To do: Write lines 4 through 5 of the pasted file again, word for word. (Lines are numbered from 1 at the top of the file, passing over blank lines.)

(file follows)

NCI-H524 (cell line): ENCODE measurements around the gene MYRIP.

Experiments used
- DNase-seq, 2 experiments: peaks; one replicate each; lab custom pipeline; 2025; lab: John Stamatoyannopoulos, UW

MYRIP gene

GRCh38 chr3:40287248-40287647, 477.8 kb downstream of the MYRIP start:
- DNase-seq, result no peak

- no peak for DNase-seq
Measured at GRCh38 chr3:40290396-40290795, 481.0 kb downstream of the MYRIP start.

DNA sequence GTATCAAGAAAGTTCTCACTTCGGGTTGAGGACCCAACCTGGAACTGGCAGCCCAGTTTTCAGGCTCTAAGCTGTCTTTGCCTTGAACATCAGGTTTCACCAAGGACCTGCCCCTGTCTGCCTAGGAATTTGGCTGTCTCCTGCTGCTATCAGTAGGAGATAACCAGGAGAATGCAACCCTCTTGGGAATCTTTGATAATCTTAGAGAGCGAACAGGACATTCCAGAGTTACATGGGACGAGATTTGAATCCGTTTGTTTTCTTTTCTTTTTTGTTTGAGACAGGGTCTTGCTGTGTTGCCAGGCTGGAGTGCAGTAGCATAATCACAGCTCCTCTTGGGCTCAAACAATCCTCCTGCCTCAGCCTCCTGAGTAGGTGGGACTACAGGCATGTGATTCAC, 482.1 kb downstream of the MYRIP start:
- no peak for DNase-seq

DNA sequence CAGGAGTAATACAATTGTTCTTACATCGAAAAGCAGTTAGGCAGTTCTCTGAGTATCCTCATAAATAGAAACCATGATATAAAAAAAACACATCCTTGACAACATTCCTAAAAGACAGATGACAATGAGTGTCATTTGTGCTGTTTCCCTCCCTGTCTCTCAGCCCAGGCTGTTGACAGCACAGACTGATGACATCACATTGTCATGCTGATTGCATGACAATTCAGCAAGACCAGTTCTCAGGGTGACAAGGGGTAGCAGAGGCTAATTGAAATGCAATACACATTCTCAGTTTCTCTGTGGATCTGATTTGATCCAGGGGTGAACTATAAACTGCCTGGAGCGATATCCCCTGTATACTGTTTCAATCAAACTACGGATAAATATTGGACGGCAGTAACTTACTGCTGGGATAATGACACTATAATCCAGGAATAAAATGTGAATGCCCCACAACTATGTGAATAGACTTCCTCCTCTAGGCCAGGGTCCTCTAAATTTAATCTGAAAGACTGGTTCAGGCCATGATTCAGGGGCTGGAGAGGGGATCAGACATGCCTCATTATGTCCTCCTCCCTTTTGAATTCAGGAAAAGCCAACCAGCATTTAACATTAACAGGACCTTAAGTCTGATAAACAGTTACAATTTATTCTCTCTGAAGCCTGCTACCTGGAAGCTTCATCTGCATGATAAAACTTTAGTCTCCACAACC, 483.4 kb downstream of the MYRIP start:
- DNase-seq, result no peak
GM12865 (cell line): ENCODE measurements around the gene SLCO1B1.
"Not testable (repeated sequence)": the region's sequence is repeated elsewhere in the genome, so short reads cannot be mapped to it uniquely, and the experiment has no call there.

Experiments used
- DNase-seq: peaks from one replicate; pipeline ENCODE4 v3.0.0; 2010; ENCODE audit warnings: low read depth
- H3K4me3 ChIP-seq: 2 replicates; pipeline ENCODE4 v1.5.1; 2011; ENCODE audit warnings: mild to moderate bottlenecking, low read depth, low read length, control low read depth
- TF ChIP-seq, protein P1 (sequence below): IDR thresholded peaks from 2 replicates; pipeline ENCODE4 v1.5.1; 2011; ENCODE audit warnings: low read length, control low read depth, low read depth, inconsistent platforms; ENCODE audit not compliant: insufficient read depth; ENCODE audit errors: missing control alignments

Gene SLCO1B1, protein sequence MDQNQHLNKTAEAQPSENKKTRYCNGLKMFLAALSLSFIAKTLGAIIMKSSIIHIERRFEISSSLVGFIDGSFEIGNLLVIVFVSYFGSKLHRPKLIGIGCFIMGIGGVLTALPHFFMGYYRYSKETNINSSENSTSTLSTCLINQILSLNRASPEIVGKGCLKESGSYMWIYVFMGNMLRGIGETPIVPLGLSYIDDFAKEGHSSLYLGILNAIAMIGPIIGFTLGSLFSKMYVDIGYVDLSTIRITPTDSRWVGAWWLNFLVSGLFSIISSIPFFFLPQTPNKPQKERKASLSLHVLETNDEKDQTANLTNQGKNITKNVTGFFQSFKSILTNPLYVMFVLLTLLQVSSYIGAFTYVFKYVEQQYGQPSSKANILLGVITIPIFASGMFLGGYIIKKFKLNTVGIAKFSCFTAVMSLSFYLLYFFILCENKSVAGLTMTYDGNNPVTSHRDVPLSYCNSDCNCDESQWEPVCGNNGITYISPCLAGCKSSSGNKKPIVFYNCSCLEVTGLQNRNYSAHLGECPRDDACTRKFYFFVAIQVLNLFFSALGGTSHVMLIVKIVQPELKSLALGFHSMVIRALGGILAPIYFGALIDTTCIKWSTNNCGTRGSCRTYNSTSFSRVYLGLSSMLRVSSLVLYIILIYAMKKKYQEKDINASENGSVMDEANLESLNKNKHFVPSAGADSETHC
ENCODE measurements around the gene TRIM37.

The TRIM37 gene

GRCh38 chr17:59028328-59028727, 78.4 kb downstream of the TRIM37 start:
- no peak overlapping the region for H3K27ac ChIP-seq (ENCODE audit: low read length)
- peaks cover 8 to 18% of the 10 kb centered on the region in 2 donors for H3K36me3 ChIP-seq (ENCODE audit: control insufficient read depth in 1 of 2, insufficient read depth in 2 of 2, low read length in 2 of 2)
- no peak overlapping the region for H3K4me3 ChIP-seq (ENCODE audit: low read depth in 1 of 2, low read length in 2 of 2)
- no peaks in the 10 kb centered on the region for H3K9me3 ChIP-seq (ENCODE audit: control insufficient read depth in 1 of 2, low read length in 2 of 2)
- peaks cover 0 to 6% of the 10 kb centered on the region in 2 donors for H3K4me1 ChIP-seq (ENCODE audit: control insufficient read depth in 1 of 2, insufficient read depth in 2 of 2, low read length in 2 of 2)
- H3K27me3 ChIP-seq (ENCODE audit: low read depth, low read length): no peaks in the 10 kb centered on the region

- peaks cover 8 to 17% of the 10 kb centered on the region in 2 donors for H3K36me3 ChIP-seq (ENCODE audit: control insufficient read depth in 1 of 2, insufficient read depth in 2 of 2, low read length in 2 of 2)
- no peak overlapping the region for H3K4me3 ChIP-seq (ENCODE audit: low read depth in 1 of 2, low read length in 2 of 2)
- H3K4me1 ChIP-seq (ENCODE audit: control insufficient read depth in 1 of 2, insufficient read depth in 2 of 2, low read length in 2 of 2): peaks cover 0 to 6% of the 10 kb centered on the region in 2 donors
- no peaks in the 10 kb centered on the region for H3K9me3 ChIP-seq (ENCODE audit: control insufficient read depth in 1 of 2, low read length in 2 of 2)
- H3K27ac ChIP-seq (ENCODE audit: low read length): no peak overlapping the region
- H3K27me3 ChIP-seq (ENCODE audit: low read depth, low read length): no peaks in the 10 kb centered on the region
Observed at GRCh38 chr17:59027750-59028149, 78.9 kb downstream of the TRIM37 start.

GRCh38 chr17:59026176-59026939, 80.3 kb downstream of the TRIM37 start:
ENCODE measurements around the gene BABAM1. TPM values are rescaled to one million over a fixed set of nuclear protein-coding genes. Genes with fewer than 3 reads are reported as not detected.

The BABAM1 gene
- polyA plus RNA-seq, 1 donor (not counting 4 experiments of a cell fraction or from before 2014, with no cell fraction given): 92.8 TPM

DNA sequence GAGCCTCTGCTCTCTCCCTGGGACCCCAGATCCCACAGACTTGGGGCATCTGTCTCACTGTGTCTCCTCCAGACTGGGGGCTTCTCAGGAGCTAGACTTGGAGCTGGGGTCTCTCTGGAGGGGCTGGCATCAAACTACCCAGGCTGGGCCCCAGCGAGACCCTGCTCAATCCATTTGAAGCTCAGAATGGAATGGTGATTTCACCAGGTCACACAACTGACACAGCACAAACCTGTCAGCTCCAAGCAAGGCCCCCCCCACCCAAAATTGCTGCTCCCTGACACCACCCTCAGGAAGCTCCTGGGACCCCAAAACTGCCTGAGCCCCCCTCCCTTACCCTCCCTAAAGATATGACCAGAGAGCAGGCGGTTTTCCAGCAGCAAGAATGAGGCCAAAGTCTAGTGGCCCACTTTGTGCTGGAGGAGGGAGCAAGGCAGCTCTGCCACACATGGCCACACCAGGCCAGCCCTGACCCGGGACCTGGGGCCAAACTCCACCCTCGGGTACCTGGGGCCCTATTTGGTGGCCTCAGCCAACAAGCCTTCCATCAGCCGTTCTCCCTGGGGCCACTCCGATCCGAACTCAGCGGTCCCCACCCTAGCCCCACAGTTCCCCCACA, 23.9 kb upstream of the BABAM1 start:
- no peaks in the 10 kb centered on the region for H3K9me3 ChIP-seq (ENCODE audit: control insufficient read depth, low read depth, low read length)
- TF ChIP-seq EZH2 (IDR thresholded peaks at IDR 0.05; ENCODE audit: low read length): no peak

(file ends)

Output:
MYRIP gene

GRCh38 chr3:40287248-40287647, 477.8 kb downstream of the MYRIP start: